Center for Public Integrity and Investigative News Network each grow by two, and other comings and goings in public media

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The Center for Public Integrity, a nonprofit investigative newsroom, has hired William Gray and Eleanor Bell.

Television producer Gray joins as media relations specialist, focusing on increasing the visibility and impact of CPI’s journalism. Gray previously worked at C-SPAN as an operations producer handling breaking news and live and overnight coverage for the cable broadcaster’s three networks. He also created and curates the Floor Charts archive, which tracks and tags props, charts and posters used by politicians.

Bell joins as multimedia editor. A native New Zealander, she spent several years reporting for Australia’s public broadcaster, ABC, where her 2011 multimedia investigation about at-risk children in disadvantaged communities won the country’s highest journalism honor, the Walkley Award.

Nonprofit news

The Investigative News Network has added two staffers. Melodie Iwai is director of finance; she will assist members in their work toward legal nonprofit status and answer questions on insurance subsidies, which INN provides news organizations to counter legal threats. Iwai formerly worked as an account manager for the Child Care Resource Center, a community organization helping parents, child care professionals and employers. And journalist Luis Gomez is the new editor and business reporter, focusing specifically on sustainability in nonprofit journalism. Gomez will document the experimentation and results of Knight Foundation INNovation Fund grantees, as well as aggregate and publish reports on the works of other nonprofit and independent journalism organizations. Most recently, Gomez worked as a digital producer for Southern California Public Radio; he also teaches digital media for Mediabistro and California State University, Fullerton.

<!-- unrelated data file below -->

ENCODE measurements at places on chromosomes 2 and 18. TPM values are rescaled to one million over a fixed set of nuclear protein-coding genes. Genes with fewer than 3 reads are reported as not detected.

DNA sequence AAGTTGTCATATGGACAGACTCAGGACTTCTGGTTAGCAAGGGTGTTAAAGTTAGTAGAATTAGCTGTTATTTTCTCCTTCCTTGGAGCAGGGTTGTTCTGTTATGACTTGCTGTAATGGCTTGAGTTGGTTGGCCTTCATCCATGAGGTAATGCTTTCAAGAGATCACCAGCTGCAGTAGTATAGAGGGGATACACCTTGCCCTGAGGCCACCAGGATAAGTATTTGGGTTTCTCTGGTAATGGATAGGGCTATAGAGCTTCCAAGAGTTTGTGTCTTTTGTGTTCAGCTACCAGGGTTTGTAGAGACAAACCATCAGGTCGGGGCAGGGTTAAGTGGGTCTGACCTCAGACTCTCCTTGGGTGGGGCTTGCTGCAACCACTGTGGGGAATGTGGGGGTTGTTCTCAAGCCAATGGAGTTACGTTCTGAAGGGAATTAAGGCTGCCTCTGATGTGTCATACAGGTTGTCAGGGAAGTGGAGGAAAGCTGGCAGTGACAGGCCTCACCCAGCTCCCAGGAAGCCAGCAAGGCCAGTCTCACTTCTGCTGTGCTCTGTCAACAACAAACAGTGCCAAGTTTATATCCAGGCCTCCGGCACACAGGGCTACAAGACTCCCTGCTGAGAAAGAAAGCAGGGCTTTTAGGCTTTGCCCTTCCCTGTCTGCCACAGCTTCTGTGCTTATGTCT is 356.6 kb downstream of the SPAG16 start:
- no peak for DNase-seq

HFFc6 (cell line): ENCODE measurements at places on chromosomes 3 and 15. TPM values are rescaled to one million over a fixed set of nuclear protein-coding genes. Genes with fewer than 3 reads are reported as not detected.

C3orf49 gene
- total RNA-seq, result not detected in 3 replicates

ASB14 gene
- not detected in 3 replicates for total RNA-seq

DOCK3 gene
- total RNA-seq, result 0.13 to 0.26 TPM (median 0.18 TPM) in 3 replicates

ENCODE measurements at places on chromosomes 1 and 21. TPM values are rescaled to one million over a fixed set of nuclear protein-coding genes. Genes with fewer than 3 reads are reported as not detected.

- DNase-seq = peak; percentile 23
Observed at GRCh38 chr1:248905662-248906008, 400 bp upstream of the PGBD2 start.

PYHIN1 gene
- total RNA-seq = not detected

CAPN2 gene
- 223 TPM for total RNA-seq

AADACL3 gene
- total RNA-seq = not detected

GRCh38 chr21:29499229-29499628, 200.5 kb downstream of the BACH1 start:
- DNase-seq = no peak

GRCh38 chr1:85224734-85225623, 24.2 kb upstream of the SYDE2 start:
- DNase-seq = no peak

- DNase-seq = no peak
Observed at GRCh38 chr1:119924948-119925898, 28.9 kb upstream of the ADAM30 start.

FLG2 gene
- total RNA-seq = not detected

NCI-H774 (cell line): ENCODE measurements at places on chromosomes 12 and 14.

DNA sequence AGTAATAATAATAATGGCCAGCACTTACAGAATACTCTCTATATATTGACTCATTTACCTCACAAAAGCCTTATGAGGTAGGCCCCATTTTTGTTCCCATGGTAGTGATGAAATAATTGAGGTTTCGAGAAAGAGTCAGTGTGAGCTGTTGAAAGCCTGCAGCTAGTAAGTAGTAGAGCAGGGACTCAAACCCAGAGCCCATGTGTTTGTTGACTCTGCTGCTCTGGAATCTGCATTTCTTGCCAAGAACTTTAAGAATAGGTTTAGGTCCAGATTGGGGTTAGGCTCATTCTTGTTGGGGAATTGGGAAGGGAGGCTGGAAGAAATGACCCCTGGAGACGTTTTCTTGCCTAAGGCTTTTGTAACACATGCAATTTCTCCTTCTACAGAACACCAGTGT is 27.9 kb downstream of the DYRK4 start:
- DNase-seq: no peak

Tracy Gaspari of Maryland Public Television has been promoted to the position of production supervisor/lighting designer. Gaspari, a 16-year veteran of MPT production services, is now responsible for the operation and maintenance of the station’s three Owings Mills studios and for creating lighting designs for MPT’s productions. She joined MPT as an assistant producer for the station’s national production of the National Geographic Bee. Gaspari is a two-time regional Emmy winner for lighting design and directing.




Charla Bear, a reporter and anchor at KQED Radio in San Francisco, is one of 12 U.S. journalists and innovators to win John S. Knight Journalism Fellowships at Stanford University for the 2014-15 academic year. The program promotes journalistic innovation, entrepreneurship and leadership by helping fellows pursue ideas to improve the quality of news presentation. Fellows work with each other, Stanford faculty and students and Silicon Valley engineers and entrepreneurs. Bear will focus on developing free, interactive massive open online training courses (MOOCs) to help journalists with multiplatform storytelling.


Alice Recore, Mountain Lake PBS president for the last 11 years, will retire by the end of the year. Recore joined the pubcaster in 1997 as business manager, moving up to head the station in 2003. During her tenure, Mountain Lake produced more than a dozen documentaries, including two that aired nationally on PBS, and won awards including a Murrow. Recore will assist with the search for a successor.




WTVI-TV in Charlotte, N.C., has named Jay Werth its development director, responsible for managing the station’s fund development from major gifts, foundations and grants, as well as assisting with member acquisition and renewals. Previously Werth managed fundraising campaigns National Community Development Services in Atlanta, which assists chambers of commerce and economic and community development groups nationwide.


Trey Graham, who edits and produces arts and entertainment content for NPR Digital Media, is leaving the network. During his six-year tenure he helped launch the Monkey See blog and its Pop Culture Happy Hour. He’s also a regular panelist on Around Town, WETA-TV’s arts roundtable program. Before NPR, he spent two years as the music and theater editor for USA Today.

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